Sigh Ventilation to Increase Ventilator-Free Days in Victims of Trauma at Risk for Acute Respiratory Distress Syndrome
A randomized, concurrent controlled trial to assess if adding sigh breaths to usual invasive mechanical ventilation of victims of trauma who are at risk of developing ARDS will decrease the number of days they require invasive mechanical ventilation.
- Acute Respiratory Distress Syndrome
- Eligible Ages
- Between 18 Years and 89 Years
- Eligible Genders
- Accepts Healthy Volunteers
Patients in an intensive care unit (ICU) as a result of injuries resulting from penetrating or non-penetrating trauma who are intubated and receiving invasive mechanical ventilation who also have one or more of the following:
1. Traumatic brain injury
2. > 1 long bone fractures
3. Shock on arrival in the Emergency Department (systolic BP < 90 mmHg)
4. Lung contusion
5. Receipt of > 6 units of blood
- Inability to obtain consent from the patient or his/her legally authorized representative (LAR)
- Unwillingness of the treating physician to use sigh ventilation as all treating physicians must have equipoise with respect to the intervention
- Age limitations per Institutional Review Board regulations
- Undergoing invasive mechanical ventilation for > 24 hours, excluding any time during which the patient was being ventilated in the operating room, CT or IR, as this could represent too long a delay in instituting the intervention for it to have a chance of being effective
- Presence of malignancy or other irreversible disease or condition for which the six month mortality is estimated to exceed 50% (e.g., chronic liver disease with a Child-Pugh Score of 10-15, malignancy refractory to treatment) as this could affect the clinical course and cloud interpretation of the endpoints
- Women who are pregnant (negative pregnancy tests required on women of child-bearing age) per Human Subjects regulations
- Prisoners, per Human Subjects regulations
- Neurological condition that could impair spontaneous ventilation (e.g., C5 or higher spinal cord injury as this could affect the clinical course and cloud interpretation of the ventilator-free day endpoint
- Lack of availability of Dräger Evita Infinity V500 ventilator as this is the only ventilator capable of delivering sigh breaths as described in the protocol
- Burns > 40% of body surface area as this could affect the clinical course and cloud interpretation of the endpoints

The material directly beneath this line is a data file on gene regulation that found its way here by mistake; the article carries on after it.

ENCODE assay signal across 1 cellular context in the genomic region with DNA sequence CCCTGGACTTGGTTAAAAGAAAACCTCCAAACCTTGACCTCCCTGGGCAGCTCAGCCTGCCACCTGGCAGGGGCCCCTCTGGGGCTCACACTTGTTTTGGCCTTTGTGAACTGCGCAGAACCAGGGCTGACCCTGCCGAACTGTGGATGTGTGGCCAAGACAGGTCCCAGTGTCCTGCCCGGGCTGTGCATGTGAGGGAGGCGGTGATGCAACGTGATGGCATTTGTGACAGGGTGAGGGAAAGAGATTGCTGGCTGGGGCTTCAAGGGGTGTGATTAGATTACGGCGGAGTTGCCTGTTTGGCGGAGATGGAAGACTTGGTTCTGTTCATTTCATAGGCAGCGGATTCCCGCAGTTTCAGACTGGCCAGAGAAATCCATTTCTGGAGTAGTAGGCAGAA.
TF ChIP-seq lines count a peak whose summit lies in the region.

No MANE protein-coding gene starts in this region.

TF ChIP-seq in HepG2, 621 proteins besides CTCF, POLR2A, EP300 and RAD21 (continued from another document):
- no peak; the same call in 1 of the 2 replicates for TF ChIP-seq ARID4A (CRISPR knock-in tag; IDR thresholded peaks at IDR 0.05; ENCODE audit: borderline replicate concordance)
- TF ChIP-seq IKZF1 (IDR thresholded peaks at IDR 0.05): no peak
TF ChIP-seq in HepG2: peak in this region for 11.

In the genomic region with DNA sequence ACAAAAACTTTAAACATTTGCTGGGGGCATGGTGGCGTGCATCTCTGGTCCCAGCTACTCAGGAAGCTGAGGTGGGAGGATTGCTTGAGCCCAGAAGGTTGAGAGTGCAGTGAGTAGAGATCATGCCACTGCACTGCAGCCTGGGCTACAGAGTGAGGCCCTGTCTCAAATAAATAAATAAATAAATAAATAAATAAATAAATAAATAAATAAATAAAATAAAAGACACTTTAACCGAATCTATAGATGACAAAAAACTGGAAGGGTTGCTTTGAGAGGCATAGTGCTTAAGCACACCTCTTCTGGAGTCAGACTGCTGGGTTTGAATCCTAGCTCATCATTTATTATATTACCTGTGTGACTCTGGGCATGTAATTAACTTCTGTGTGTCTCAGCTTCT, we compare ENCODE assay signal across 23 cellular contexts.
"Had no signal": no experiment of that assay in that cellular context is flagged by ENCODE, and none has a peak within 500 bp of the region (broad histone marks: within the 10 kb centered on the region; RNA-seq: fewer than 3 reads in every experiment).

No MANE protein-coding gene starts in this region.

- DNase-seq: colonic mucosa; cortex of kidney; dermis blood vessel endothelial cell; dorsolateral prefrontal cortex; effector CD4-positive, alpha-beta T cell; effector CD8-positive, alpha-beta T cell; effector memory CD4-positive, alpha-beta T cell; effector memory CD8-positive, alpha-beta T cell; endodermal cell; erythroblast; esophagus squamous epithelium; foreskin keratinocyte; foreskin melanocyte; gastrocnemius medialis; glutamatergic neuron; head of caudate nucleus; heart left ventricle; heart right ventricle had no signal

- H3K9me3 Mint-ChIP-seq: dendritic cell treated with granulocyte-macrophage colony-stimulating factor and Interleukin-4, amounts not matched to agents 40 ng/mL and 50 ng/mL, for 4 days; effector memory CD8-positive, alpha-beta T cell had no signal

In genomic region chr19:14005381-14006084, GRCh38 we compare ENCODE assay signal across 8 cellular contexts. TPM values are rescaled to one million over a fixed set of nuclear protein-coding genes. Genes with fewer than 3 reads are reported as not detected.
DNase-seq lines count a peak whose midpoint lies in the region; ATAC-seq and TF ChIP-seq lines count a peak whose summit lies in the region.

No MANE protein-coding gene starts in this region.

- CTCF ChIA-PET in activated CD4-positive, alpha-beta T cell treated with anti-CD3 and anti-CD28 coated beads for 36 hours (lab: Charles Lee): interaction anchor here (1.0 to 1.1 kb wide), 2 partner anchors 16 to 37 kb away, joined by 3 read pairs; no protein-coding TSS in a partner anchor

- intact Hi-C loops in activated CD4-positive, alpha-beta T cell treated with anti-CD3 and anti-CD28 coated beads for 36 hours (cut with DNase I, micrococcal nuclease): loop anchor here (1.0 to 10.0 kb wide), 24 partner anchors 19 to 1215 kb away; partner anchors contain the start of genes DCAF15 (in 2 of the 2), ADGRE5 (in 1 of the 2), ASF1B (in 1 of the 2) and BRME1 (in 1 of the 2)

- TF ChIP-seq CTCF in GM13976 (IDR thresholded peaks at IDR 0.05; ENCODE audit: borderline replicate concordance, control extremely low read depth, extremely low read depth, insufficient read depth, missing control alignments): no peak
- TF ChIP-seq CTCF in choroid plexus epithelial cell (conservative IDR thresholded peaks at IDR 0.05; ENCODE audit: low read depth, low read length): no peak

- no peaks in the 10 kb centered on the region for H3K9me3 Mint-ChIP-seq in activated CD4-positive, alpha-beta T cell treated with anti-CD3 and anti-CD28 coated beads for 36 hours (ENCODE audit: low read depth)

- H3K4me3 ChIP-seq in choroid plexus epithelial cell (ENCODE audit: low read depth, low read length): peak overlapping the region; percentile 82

- Treating physicians being unwilling to use low VT ventilation strategy when ARDS is diagnosed as low VT ventilation is now considered standard of care for patients with ARDS.
- Moribund, not expected to survive 24 hours as this could affect the clinical course and cloud interpretation of the endpoints13. Treating physician's decision to use airway pressure release ventilation (APRV).
- Patient not expected to require mechanical ventilation > 24 hours (e.g., intubated for alcohol intoxication rather than pulmonary problem).
- Study Type
- Intervention Model
- Parallel Assignment
- Primary Purpose
- None (Open Label)
|Sigh breaths consisting of a Tidal volume (VT) that produces a plateau pressure (Pplat) of 35 cmH2O (or 40 cmH2O in patients with BMIs > 35 or in patients with moderate or severe abdominal distension from ascites, blood and/or ileum, or prone patients). The sigh breaths will be delivered once every 6 minutes, as part of usual invasive mechanical ventilation.||
|Usual care, meaning that the treating physician will be free to treat the patient in any way he or she sees fit, including utilizing invasive mechanical ventilation as they wish.||
- NCT ID
- University of Minnesota - Clinical and Translational Science Institute
Study ContactRichard Albert, MD
Patients in intensive care units (ICUs) as a result of injuries resulting from penetrating or non-penetrating trauma who are intubated and receiving invasive mechanical ventilation will be randomized to either usual care or usual care with the addition of sigh breaths given once every 6 minutes. Patients will be randomized to one of the two study arms as soon as possible, but not longer than 24 hours after initiation of invasive mechanical ventilation. Patients will be followed for 28 days to assess ventilator-free days (VFDs), mortality, ICU-free days, and the occurrence of complications.